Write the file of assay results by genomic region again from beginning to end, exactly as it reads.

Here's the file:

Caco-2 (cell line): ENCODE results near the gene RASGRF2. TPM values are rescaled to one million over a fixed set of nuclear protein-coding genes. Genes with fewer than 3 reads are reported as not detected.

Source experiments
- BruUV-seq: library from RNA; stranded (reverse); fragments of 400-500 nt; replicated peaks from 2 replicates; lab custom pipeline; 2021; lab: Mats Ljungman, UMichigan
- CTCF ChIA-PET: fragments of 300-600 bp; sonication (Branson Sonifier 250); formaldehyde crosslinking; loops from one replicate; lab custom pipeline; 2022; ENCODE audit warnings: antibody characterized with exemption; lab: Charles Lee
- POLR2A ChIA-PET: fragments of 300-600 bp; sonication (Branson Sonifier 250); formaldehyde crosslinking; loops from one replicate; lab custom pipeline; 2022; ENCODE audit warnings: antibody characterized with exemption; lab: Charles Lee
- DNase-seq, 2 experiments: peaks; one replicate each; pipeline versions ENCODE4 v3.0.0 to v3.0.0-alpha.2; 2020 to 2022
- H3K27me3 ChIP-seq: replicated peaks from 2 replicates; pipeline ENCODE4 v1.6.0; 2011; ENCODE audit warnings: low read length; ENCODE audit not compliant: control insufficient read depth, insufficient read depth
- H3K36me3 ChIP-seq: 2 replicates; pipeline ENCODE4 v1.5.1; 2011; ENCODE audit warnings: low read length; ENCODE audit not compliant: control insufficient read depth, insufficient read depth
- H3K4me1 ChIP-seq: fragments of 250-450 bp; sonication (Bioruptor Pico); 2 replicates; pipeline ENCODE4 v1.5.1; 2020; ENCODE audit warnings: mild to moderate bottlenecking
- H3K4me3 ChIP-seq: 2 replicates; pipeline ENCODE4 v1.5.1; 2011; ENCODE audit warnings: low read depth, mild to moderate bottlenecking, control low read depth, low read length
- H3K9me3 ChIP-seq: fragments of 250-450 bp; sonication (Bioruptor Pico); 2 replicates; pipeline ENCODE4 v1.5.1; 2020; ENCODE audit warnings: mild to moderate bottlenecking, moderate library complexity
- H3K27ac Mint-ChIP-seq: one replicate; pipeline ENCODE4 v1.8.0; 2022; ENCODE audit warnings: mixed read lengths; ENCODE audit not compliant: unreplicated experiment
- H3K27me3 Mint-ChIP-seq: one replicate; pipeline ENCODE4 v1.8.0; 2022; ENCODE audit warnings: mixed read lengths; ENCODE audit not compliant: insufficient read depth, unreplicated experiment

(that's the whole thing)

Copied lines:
Caco-2 (cell line): ENCODE results near the gene RASGRF2. TPM values are rescaled to one million over a fixed set of nuclear protein-coding genes. Genes with fewer than 3 reads are reported as not detected.

Source experiments
- BruUV-seq: library from RNA; stranded (reverse); fragments of 400-500 nt; replicated peaks from 2 replicates; lab custom pipeline; 2021; lab: Mats Ljungman, UMichigan
- CTCF ChIA-PET: fragments of 300-600 bp; sonication (Branson Sonifier 250); formaldehyde crosslinking; loops from one replicate; lab custom pipeline; 2022; ENCODE audit warnings: antibody characterized with exemption; lab: Charles Lee
- POLR2A ChIA-PET: fragments of 300-600 bp; sonication (Branson Sonifier 250); formaldehyde crosslinking; loops from one replicate; lab custom pipeline; 2022; ENCODE audit warnings: antibody characterized with exemption; lab: Charles Lee
- DNase-seq, 2 experiments: peaks; one replicate each; pipeline versions ENCODE4 v3.0.0 to v3.0.0-alpha.2; 2020 to 2022
- H3K27me3 ChIP-seq: replicated peaks from 2 replicates; pipeline ENCODE4 v1.6.0; 2011; ENCODE audit warnings: low read length; ENCODE audit not compliant: control insufficient read depth, insufficient read depth
- H3K36me3 ChIP-seq: 2 replicates; pipeline ENCODE4 v1.5.1; 2011; ENCODE audit warnings: low read length; ENCODE audit not compliant: control insufficient read depth, insufficient read depth
- H3K4me1 ChIP-seq: fragments of 250-450 bp; sonication (Bioruptor Pico); 2 replicates; pipeline ENCODE4 v1.5.1; 2020; ENCODE audit warnings: mild to moderate bottlenecking
- H3K4me3 ChIP-seq: 2 replicates; pipeline ENCODE4 v1.5.1; 2011; ENCODE audit warnings: low read depth, mild to moderate bottlenecking, control low read depth, low read length
- H3K9me3 ChIP-seq: fragments of 250-450 bp; sonication (Bioruptor Pico); 2 replicates; pipeline ENCODE4 v1.5.1; 2020; ENCODE audit warnings: mild to moderate bottlenecking, moderate library complexity
- H3K27ac Mint-ChIP-seq: one replicate; pipeline ENCODE4 v1.8.0; 2022; ENCODE audit warnings: mixed read lengths; ENCODE audit not compliant: unreplicated experiment
- H3K27me3 Mint-ChIP-seq: one replicate; pipeline ENCODE4 v1.8.0; 2022; ENCODE audit warnings: mixed read lengths; ENCODE audit not compliant: insufficient read depth, unreplicated experiment